Cuban Communist Party congress looks to future

HAVANA, (Reuters) – Cuba’s ruling Communist Party  meets Saturday for a congress expected to introduce possible  future leaders and endorse groundbreaking economic reforms in  what is one of the world’s last one-party communist states.

Raul Castro

The event, the most important since a Soviet-style system  was formally adopted at the first party congress in 1975, could  mark the beginning of the end of the long reign of leaders who  have guided Cuba since the 1959 revolution and created the  socialist model they now seek to preserve — through reform.

The 1,000 delegates in attendance will approve some or all  of nearly 300 reforms proposed by President Raul Castro to end  Cuba’s economic crisis by correcting past policy mistakes.

The changes, many already in place, include slashing the  state workforce, subsidies and spending and a much greater  opening to private enterprise, such as the right of small  businesses to hire their own workers.

The reforms aim to boost the island’s state-dominated,  debt-ridden and unproductive economy Castro says has brought  Cuban communism to the brink of the abyss.

Castro plans to reduce the size of the state and expand the  private sector while maintaining central planning and control.  State subsidies to Cubans will be greatly reduced.

Most experts believe Cuba will have to make more dramatic  changes to solve its economic problems, but the reforms  “represent a clear and much-needed departure from previous ways  of managing Cuba’s economy,” said Paolo Spadoni, political  science professor at Augusta State University in Georgia.

“There is a chance to make more money and live a little  better,” said Abel, a state construction worker thinking of  starting up privately on his own. “But it all depends on  whether they give us enough space. Cubans need more space.”

Present in the plan of Cuba’s leadership is the idea that  communism, abandoned in most other countries where it was  tried, can still be made to work in Cuba if executed properly.

The reforms resemble early steps toward change that China  and Vietnam took in their economic liberalization paths, but  Cuban leaders insist they are copying no one. A familiar  government refrain is that Cuba is “unique.”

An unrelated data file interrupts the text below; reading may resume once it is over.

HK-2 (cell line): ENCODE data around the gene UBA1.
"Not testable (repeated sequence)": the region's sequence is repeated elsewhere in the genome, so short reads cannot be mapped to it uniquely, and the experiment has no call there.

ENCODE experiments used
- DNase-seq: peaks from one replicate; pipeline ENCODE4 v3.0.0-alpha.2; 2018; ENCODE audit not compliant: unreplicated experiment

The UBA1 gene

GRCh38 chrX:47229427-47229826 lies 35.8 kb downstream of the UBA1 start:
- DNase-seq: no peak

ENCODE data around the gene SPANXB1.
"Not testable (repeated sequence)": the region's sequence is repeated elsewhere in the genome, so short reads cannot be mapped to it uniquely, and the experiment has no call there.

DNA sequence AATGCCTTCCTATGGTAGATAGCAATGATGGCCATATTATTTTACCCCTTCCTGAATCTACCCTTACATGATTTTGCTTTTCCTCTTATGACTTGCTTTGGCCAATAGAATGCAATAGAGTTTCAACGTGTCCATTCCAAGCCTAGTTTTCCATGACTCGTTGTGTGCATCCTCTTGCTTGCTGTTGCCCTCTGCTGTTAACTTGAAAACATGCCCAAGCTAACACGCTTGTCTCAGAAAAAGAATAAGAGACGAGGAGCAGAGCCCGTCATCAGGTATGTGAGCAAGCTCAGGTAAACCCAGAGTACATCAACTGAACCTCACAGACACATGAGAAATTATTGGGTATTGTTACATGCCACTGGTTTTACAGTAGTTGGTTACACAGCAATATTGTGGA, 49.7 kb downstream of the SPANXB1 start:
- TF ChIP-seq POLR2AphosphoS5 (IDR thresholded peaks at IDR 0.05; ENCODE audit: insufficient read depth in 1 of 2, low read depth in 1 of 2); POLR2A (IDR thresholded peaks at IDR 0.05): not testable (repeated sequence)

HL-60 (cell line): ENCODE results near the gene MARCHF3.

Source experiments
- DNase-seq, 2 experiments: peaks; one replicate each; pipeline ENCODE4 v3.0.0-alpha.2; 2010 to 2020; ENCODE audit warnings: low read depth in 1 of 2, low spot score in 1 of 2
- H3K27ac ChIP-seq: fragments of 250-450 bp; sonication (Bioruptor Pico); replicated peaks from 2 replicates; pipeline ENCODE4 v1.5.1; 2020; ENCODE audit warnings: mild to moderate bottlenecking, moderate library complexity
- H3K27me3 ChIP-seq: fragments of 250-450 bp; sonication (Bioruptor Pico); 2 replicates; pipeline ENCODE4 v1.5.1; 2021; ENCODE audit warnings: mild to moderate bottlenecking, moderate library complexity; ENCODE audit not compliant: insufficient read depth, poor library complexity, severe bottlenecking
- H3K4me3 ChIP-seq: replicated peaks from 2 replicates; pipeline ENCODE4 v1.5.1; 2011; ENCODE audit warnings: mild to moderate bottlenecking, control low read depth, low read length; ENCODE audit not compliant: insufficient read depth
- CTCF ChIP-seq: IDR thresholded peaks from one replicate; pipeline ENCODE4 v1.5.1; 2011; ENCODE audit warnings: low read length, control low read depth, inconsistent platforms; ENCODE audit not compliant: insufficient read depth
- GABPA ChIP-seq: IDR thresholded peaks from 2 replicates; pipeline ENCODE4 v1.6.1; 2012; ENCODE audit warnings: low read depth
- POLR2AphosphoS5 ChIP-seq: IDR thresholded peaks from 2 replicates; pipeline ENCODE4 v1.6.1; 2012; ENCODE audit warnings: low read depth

Part of Cuba’s uniqueness is that it has had basically the  same leadership for more than five decades, but this congress  might bring the first whispers of transition.

Raul Castro, who turns 80 in June, is expected to be  elected First Secretary by the congress in place of his older  brother Fidel Castro, 84. Raul officially succeeded Fidel as  Cuban president in 2008 and has replaced him unofficially as  head of the party.

Fidel, Cuba’s ruler for nearly half a century, wrote  recently he had stepped down as head of the country’s only  legal political party when he fell ill in July 2006.

But the selection of a Second Secretary and the party’s  central committee will be watched closely because among them  could be Cuba’s future leader.

“Keep your eye on the new crowd … if there is one,” said  Christopher Sabatini, senior director of policy at the Americas  Society in New York.

“Generally speaking, governments and political leadership  throughout the region, not just Cuba, have proven themselves  almost genetically incapable of renovating themselves from  within,” he said.

Raul Castro has acknowledged that time is running out for  him and for the cadre of stalwarts who fought with the Castros  as guerrillas and are top officials in the government.

This congress, he said in a December speech to the Cuban  parliament, “should be, as a fact of life, the last to be  attended by most of us who belong to the revolution’s  historical generation. The time we have left is short.”

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